If you find yourself making frequent trips to the office bathroom or scoping out all of the public toilets in your neighbourhood, are you peeing too much?
The New Daily has asked two urologists to answer your busting questions.
How many times should we urinate each day?
Unless you constantly walk around with a water bottle in hand, a “normal, everyday person” should pee every four hours, Urological Society of Australia and New Zealand spokesperson and University of Wollongong Associate Professor Peter Chin told The New Daily.
This equates to about six trips to the toilet in a 24-hour day, but if you’re still worried about the numbers there are other factors to consider, including how much you drink, what you drink, how much urine you produce and your bladder capacity.
“The average, normal person will pee every four hours or so and pass around 400 millilitres of urine, but there are other factors such as the size of your bladder, what you drink, what your kidneys produce and how well you store that urine,” Professor Chin said.
Melbourne Urology Group urologist Lih Ming Wong told The New Daily any more than eight times per day in a 24-hour period or more than every two hours was defined as “urinary frequency”.
However, Dr Wong said the number of times you go to the toilet and how bothered you are by frequency is a subjective experience.
“Some people go a lot and it doesn’t worry them, but if you have blood in the urine, burning or stinging with the urine or there are signs of incontinence, you should see a doctor and initiate further investigation to find underlying causes,” Dr Wong said.
What causes us to pee more often?
Outside of prescription use and medical conditions, one of the most common causes of urinating more often is drinking tea, coffee, anything with caffeine and alcohol consumption.
Dr Wong said he had met a number of patients who couldn’t explain their frequent trips to the toilet, until they were asked about how much coffee or tea they were consuming.
He said sometimes the answer was “six cups of coffee per day”.
“Caffeine is a diuretic and increases your urine production,” the Melbourne-based urologist said. “What you drink matters and caffeine and alcohol can create a big variation of normal urination.”
What can help us pee less?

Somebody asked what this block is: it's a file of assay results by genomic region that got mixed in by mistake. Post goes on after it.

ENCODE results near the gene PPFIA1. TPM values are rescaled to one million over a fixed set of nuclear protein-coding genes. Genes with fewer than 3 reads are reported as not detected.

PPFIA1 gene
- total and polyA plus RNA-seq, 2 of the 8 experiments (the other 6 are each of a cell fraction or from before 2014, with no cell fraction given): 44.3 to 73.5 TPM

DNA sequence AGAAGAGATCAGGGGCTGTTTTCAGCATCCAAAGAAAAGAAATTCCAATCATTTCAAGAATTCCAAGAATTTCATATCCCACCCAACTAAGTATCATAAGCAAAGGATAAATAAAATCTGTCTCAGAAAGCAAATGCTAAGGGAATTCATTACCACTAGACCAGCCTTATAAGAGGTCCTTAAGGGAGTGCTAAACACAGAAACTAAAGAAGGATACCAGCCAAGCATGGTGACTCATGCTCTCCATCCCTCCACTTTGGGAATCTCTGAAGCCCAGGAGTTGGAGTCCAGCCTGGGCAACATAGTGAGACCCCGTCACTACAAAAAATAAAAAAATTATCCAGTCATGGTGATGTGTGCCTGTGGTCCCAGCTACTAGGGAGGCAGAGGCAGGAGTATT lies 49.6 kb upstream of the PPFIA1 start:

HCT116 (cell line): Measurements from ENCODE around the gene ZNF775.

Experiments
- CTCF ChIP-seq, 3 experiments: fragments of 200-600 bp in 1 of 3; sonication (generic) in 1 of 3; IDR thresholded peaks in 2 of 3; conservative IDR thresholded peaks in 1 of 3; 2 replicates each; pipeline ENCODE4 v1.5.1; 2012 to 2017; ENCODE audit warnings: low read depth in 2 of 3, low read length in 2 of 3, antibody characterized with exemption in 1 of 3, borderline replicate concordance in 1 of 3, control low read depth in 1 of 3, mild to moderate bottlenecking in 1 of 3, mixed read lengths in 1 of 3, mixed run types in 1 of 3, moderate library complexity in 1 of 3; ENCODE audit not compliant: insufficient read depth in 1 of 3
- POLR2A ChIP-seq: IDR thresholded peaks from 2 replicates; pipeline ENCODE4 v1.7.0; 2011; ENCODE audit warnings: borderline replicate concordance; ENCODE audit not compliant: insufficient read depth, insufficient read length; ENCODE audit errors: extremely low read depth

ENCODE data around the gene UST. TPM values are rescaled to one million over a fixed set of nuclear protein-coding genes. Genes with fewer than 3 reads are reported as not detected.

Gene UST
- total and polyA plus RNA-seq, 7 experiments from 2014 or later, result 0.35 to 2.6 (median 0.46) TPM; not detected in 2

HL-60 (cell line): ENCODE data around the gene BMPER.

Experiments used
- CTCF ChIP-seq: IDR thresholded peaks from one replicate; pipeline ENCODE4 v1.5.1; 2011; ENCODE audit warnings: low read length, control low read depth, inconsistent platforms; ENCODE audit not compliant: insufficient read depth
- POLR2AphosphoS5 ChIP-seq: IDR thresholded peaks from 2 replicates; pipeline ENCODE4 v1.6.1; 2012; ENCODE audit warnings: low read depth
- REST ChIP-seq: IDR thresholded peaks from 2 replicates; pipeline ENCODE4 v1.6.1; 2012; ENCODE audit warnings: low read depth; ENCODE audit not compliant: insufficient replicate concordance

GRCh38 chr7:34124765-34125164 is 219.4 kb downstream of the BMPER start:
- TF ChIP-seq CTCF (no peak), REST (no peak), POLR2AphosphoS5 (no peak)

There are medications, and surgical procedures to stretch the bladder, but many urologists recommend retraining the bladder.
Dr Wong said “bladder retraining” was a fancy word for teaching someone to hold on for longer, but recommended seeing a “coach” in the form of a pelvic floor physiotherapist or urologist.
“Retraining the bladder is complicated and we usually do this for people who go to the toilet a lot, but can’t find the underlying issue,” Dr Wong said.
Professor Chin said many people often formed bad habits in childhood when told by a parent to go the bathroom when it was convenient, rather than going when the bladder was full.
You can train your muscles to do extraordinary things, but you can also train your muscles to do bad things as well”
Professor Chin said the average bladder could hold up to 400 mls, but many felt the urge to go at 50, 100 or 150 mls.
“People will say they have a 10 cent bladder, but that’s because you’ve trained your bladder to go when you can actually hold a lot more.”
Is holding on to go the bathroom a bad idea?
It’s okay to hold on occasionally when on a bus trip, or until the end of the movie, but It can be damaging if done on a regular basis.
Dr Wong said truck drivers and nurses were among the culprits holding “on and on”, running the risk of stretching the bladder and eventually losing muscle elasticity.
“If you overstretch your bladder it can stop emptying properly and a volume of urine is left behind,” Dr Wong said.
“If this goes on for a long period of time, you risk having a lot of urine being left in your bladder, increasing the risk of urinary tract infection, bladder stones and putting pressure on the kidneys.”
Are we drinking too much water?
It’s unlikely, according to Professor Chin who said many people in today’s society had learned to suppress their thirst reflex.
He warned against people, such as the elderly, trying to control their waterworks by reducing fluid consumption, as they risked damaging the kidneys, which that can stop functioning and produce even more urine.
“Controlling your fluid to stop yourself from going is not a long-term management plan. If you have to go to a wedding and don’t want to go to the toilet or there’s a movie, okay, but it’s better to increase the capacity than reduce input.”